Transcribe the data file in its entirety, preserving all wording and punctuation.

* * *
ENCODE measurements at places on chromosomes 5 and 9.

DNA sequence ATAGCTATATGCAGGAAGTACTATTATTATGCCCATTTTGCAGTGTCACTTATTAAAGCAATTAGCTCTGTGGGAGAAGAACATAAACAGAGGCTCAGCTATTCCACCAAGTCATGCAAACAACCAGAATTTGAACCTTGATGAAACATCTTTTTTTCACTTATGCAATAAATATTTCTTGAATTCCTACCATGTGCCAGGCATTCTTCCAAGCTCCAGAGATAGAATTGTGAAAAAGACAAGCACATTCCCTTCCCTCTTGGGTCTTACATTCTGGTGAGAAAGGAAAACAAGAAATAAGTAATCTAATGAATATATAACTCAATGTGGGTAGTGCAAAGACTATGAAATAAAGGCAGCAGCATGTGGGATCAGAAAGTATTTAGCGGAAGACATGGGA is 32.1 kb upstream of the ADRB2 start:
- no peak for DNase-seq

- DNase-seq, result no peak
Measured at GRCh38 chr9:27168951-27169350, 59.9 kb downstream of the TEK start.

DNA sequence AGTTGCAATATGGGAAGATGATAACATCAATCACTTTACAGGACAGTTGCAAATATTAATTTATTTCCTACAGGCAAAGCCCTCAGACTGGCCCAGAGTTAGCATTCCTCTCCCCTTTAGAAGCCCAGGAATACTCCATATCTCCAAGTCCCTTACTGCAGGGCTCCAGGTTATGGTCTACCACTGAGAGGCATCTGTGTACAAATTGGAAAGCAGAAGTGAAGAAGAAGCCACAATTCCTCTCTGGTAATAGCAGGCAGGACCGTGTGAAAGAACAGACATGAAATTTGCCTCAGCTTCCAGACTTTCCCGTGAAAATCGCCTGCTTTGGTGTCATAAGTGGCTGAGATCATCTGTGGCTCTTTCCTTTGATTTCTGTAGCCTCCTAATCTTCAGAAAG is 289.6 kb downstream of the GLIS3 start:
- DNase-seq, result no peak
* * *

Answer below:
ENCODE measurements at places on chromosomes 5 and 9.

DNA sequence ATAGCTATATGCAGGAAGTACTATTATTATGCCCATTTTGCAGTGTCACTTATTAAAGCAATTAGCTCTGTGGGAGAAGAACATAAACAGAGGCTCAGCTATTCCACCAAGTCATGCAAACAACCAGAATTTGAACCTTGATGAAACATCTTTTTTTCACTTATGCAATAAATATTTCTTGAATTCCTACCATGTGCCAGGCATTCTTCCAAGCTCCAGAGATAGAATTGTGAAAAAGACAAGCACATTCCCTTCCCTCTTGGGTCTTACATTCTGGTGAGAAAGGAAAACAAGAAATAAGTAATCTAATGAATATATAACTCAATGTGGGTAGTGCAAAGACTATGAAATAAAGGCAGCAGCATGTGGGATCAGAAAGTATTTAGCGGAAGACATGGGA is 32.1 kb upstream of the ADRB2 start:
- no peak for DNase-seq

- DNase-seq, result no peak
Measured at GRCh38 chr9:27168951-27169350, 59.9 kb downstream of the TEK start.

DNA sequence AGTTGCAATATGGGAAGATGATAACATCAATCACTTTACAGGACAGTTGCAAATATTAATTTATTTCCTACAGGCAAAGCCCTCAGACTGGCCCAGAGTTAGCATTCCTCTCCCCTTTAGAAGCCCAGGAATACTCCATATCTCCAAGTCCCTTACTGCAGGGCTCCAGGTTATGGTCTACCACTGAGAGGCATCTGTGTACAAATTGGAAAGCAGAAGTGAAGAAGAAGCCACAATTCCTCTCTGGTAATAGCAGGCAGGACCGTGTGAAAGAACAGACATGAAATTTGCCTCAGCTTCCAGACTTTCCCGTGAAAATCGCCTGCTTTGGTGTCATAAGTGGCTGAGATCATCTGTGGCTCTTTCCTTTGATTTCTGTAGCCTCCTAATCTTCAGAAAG is 289.6 kb downstream of the GLIS3 start:
- DNase-seq, result no peak